- GS-2: India and its neighbourhood
India-Central Asia summit
Context: First India-Central Asia Summit hosted by Prime Minister Narendra Modi with the Presidents of Kazakhstan, Kyrgyzstan, Tajikistan, Turkmenistan and Uzbekistan.
- The India-Central Asia summit, that marked 30 years of diplomatic relations, came two days after a similar China-Central Asia Conference was held where Chinese President Xi Jinping offered $500 million in assistance and pledged to ramp up trade to $70 billion (presently $40 billion)
What are the key challenges in India-Central Asia relation?
- Low levels of Trade: A paltry $2 billion, spent mostly on Kazakhstan’s energy exports to India. In comparison, China’s trade figures with the region have exceeded $41 billion — they could double by 2030 — apart from the billions of dollars invested in the Belt and Road Initiative.
- Lack of overland connectivity: India doesn’t have a direct transit route with landlocked Central Asian Republics, hence it has to depend on third party for the trade connectivity with the region.
- Obstacles by Pakistan: With Pakistan denying India transit trade through its land, it is difficult for India to connect with five Central Asian Republics (CAR).
- Challenges with Iran: New Delhi’s other option to smoothen the route to Central Asia is through Iran’s Chabahar port. However, this will involve greater investment in rail and road routes to Iran’s northern boundaries with the CARs, something India is hesitant to do in the face of U.S. sanctions.
- Challenges with Russia: Another option option is to use the Russia-Iran International North-South Transport Corridor via Bandar Abbas port, but this is not fully operational and at least two CARs (Uzbekistan and Turkmenistan) are not members.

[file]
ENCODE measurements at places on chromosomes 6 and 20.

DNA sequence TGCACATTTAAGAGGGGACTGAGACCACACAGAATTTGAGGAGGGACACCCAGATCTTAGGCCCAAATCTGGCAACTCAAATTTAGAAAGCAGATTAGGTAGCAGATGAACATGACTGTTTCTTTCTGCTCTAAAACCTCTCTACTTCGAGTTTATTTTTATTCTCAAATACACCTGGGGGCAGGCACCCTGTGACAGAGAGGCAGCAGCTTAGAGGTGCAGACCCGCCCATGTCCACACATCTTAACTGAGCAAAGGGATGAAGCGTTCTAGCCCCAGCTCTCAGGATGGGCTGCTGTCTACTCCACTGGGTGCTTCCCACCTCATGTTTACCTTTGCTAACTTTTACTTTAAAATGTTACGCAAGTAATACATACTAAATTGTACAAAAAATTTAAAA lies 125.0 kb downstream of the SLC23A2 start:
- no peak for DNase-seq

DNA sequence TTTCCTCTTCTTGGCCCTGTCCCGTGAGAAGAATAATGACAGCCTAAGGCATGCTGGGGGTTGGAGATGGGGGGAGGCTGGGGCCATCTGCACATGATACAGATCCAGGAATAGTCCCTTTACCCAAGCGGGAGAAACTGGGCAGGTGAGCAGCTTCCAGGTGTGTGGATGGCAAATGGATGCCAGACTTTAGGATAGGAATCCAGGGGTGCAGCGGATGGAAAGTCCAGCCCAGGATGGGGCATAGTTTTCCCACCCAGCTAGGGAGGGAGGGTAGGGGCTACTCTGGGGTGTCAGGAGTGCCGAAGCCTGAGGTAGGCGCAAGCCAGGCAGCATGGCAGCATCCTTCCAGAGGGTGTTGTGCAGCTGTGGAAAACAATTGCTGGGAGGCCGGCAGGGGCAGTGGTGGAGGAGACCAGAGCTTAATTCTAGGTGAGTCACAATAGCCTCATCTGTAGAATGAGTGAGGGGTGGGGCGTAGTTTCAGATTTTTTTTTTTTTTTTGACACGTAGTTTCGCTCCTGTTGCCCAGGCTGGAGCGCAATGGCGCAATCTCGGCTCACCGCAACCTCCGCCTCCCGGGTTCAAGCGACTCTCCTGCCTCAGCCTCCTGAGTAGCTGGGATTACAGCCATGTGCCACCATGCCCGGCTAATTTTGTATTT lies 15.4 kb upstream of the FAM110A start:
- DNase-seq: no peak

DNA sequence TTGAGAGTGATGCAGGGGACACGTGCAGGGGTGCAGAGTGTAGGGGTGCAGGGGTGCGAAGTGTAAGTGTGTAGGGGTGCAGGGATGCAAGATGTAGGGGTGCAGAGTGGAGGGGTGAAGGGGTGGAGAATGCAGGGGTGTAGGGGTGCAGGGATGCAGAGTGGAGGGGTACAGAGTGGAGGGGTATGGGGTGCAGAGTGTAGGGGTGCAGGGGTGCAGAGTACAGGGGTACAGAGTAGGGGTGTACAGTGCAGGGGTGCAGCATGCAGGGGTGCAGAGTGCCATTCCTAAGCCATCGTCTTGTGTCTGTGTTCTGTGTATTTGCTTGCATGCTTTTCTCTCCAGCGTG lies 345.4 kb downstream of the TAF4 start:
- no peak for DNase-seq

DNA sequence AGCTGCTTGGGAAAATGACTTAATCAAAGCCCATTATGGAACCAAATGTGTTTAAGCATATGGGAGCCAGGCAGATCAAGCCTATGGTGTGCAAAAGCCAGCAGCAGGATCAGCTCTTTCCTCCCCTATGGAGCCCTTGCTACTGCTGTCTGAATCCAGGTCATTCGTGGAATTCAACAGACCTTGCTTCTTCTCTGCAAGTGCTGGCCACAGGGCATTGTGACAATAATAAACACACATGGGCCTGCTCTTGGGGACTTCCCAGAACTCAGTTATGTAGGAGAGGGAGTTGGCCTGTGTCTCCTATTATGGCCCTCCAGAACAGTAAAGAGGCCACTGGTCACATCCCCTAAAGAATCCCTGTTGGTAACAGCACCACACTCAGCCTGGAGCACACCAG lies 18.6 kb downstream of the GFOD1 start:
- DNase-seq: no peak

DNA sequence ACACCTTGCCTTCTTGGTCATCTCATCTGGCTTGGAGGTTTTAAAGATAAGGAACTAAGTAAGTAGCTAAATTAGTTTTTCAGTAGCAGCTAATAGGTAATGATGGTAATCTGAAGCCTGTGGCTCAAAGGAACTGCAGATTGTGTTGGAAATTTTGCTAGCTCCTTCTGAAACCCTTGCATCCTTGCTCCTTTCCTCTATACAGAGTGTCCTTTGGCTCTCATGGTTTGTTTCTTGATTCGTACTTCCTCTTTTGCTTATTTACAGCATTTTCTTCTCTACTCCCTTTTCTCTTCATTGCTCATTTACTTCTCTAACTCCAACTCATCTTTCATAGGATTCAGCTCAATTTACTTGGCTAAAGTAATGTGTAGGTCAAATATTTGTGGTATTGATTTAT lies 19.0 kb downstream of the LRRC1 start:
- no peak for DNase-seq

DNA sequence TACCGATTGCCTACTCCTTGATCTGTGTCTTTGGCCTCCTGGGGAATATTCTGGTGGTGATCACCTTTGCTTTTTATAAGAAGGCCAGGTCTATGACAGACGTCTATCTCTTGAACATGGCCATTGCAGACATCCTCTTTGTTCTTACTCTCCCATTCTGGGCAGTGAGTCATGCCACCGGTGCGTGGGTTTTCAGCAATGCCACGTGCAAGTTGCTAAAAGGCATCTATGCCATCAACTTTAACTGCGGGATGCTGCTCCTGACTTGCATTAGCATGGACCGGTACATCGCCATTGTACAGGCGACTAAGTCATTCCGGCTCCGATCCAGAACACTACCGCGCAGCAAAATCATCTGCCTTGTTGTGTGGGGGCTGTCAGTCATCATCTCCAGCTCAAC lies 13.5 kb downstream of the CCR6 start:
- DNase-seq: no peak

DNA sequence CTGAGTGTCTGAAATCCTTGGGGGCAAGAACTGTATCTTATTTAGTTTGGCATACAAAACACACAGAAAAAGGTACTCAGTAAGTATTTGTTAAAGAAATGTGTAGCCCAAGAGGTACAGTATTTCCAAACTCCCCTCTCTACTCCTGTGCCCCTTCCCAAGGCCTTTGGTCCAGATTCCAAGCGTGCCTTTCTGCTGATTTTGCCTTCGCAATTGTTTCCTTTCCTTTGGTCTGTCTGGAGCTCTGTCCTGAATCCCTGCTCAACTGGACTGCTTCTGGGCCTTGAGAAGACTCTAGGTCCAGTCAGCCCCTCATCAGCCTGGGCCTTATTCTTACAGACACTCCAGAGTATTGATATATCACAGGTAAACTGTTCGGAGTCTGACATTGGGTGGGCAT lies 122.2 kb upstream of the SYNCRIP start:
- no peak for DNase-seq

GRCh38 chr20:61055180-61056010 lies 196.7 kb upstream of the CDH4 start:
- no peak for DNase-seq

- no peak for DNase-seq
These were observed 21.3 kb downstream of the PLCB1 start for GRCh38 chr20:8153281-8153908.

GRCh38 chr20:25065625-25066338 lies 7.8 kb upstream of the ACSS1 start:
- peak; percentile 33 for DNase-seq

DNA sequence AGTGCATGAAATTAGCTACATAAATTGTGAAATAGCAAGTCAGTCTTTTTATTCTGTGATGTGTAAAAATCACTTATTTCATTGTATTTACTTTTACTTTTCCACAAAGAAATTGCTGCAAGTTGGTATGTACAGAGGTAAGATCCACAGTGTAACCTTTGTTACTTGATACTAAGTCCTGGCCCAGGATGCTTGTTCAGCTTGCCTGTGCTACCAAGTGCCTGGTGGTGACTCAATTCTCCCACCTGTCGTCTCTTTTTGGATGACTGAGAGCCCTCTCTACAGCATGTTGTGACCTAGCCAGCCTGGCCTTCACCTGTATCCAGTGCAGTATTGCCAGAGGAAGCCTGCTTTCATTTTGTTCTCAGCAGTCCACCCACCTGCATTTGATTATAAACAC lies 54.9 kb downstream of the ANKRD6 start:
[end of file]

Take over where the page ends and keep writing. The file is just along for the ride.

- TAPI still a dream: India too, has dragged its feet over TAPI gas pipeline plans (Turkmenistan-Afghanistan-Pakistan-India), due to supply guarantees, given the tensions with Pakistan.
- Afghanistan Conundrum: Afghanistan is the tenuous link between Central Asia and South Asia. After the Taliban takeover of Afghanistan, there is no official government, a humanitarian crisis is building, and there are worries of terrorism and radicalism spilling over its boundaries.
- Increased Competition in the region: While Russia is the most strategic player, China is now the biggest development and infrastructure partner to the countries. Pakistan has also increased its outreach to the CARs, signing transit trade agreements, offering trade access to the Indian Ocean at Gwadar and Karachi.
Key Takeaways from the first Summit of India with CAR
- PM Modi reiterated that ties between India and the region have been historically close, with “civilisational, cultural, trade and people-to-people linkages”.
- A number of high-level exchanges between the two sides, including bi-annual summits, and annual meetings of the Foreign, Trade and Cultural Ministers and Secretaries of Security (National Security Advisors) is accepted that will enhance the diplomatic relationship.
- A plan to build a “Central Asia Centre” in New Delhi.
- Announced two “Joint Working Groups” (JWGs) on Afghanistan and the Chabahar port project.
- The Leaders emphasised that connectivity projects deserve priority attention and could be a force-multiplier for trade and economic cooperation and contacts between countries and people
India will need to move nimbly to ensure it stays in step with the changes, and to make certain the future of ties more closely resembles the deep ties of the distant past.
Connecting the dots: